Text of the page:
A glimpse at an ‘Evening with LA Cultural Toons’


This image was made by Camille Jessie through Canva using Sketchify elements.

Briana Munoz, Reporter

Updated March 23: Robert Weide’s department has been corrected.

At an event this month, some Cal State LA students had the opportunity to virtually sit down with the ambassadors of LA urban culture, Mister Cartoon and Estevan Oriol. The virtual event was held on March 5 by the Student Homie Union (SHU), a student organization at Cal State LA for formerly incarcerated and gang-affiliated students.

Mister Cartoon is a Los Angeles-based tattoo artist who has tattooed countless celebrities and well-known figures, including Eminem, Kobe Bryant, and Snoop Dogg. Estevan Oriol is a professional photographer and director who launched his photography career while working as a tour manager for Cypress Hill and House of Pain.

“Our mission was to take Chicano art from the motel to the red carpet,” said Mark Machado, better known as Mister Cartoon. “We didn’t want to water it down.”

Robert Weide, an assistant professor of sociology and faculty advisor of the SHU, spearheaded the event for students to hear from two influential Chicano artists that merged their heritage with Los Angeles street art and culture. The event focused on discussing the Netflix documentary, “LA Originals,” with questions from panelists and audience members.

“I try and put on at least one event for them each year and I’ve been friends with Cartoon and Estevan for 20 something years,” said Weide. “Because the documentary had come out last summer, it was really popular, so I thought the students would enjoy that.”

“LA Originals,” directed by Estevan Oriol, captures the humble roots of Mister Cartoon and Oriol’s artistic careers. The documentary was inspired by Oriol’s vast collection of footage and photographs highlighting the indispensable moments of the pair’s journey towards success. It also features various celebrities commenting on the talent of the two, such as comedian George Lopez who referred to them as “cholo Da Vincis.”

“I look back on it now and we had an incredible life,” said Oriol during the virtual event. “It was fun, we got to travel, we got to experience a lot of stuff and everything that we got into, we tried to be the best at it.”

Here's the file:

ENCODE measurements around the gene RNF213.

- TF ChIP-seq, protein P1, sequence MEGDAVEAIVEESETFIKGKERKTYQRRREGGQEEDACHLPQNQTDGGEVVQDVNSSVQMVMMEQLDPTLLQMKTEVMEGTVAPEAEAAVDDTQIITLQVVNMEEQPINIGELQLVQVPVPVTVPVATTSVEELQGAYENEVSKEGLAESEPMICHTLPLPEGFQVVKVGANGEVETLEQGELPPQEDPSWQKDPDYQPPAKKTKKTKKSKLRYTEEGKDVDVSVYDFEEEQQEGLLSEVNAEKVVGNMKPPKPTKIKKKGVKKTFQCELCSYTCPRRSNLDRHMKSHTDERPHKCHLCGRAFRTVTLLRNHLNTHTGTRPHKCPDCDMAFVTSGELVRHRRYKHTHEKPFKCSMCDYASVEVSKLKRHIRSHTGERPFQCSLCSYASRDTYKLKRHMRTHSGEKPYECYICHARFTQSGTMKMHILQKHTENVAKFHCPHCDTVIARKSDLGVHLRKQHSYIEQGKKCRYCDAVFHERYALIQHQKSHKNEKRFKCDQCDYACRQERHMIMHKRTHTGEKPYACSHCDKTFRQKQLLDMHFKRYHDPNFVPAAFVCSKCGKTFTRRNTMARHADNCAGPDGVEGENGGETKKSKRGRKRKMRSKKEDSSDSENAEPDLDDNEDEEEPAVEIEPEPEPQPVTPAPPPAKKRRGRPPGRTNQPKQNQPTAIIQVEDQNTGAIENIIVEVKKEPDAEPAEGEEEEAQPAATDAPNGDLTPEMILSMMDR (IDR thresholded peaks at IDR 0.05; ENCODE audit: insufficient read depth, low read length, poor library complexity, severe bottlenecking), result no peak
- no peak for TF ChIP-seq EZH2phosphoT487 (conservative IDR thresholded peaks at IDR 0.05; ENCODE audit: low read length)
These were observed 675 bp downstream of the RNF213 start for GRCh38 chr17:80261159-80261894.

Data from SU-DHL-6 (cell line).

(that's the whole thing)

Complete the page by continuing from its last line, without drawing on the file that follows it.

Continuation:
Audience members noted that the speakers gave detailed and humorous answers to questions asked, whether it touched upon their lives, careers, or mindsets.

Cartoon added that his parents were influential to his dedication as an artist. “I can just remember that when I would draw, my old man would look over my shoulder, he’d put his arm gently on me and he’d say, ‘Oh that’s good, son! Keep going!’” said Cartoon. “As an adult, I looked back at those drawings and I found out that my parents lied to me. They were all stick people drawings.”

L.J. Glenn, president of the SHU, said he found the event to be personable and enjoyed hearing the commentary about how the two approach life.

“They’re used to being around a lot of people that we’ve grown up idolizing like Eminem, 50 Cent, and Snoop Dogg,” said Glenn. “They’re both just some cool down-to-earth dudes and I think there’s ways we can all kind of relate to them.”

Through their anecdotes, both Mister Cartoon and Estavan Oriol reinforced the idea that dreams are achievable through one’s dedication.

“Anything that you submerse yourself into and you won’t accept anything but a good result, you’ll achieve that. It’s hard work, it’s focus, it’s persistence, and it’s repetition of doing the same thing over and over,” said Cartoon. “I see my daughters;they’re looking up Billie Eilish or they look at Selena Gomez and I go, ‘Mija, what do those girls have in common? Sick work ethic.’ They expect more out of themselves than anybody can expect out of them.”